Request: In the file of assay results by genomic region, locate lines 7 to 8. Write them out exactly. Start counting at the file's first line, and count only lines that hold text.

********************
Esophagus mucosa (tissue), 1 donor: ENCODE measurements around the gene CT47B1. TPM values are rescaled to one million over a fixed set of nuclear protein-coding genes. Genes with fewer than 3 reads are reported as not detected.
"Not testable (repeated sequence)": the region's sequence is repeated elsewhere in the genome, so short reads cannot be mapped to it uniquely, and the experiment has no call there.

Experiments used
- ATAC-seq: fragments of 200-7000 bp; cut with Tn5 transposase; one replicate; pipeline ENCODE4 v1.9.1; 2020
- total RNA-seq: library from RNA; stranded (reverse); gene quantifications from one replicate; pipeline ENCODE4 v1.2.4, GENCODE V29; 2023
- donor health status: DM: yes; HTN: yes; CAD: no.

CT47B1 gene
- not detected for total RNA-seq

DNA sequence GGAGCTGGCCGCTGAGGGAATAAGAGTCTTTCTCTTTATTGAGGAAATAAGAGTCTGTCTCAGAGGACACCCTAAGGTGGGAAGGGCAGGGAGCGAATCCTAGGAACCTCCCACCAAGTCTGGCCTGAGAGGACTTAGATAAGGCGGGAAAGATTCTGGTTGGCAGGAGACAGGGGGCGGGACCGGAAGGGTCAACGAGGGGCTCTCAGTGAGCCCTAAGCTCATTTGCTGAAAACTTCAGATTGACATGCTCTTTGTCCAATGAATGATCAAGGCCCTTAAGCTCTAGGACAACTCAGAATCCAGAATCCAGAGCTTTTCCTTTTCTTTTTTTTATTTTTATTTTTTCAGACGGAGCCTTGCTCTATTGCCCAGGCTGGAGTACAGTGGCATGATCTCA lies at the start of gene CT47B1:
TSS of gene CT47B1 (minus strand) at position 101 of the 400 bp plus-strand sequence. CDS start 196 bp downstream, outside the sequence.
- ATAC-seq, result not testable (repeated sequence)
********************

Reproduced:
CT47B1 gene
- not detected for total RNA-seq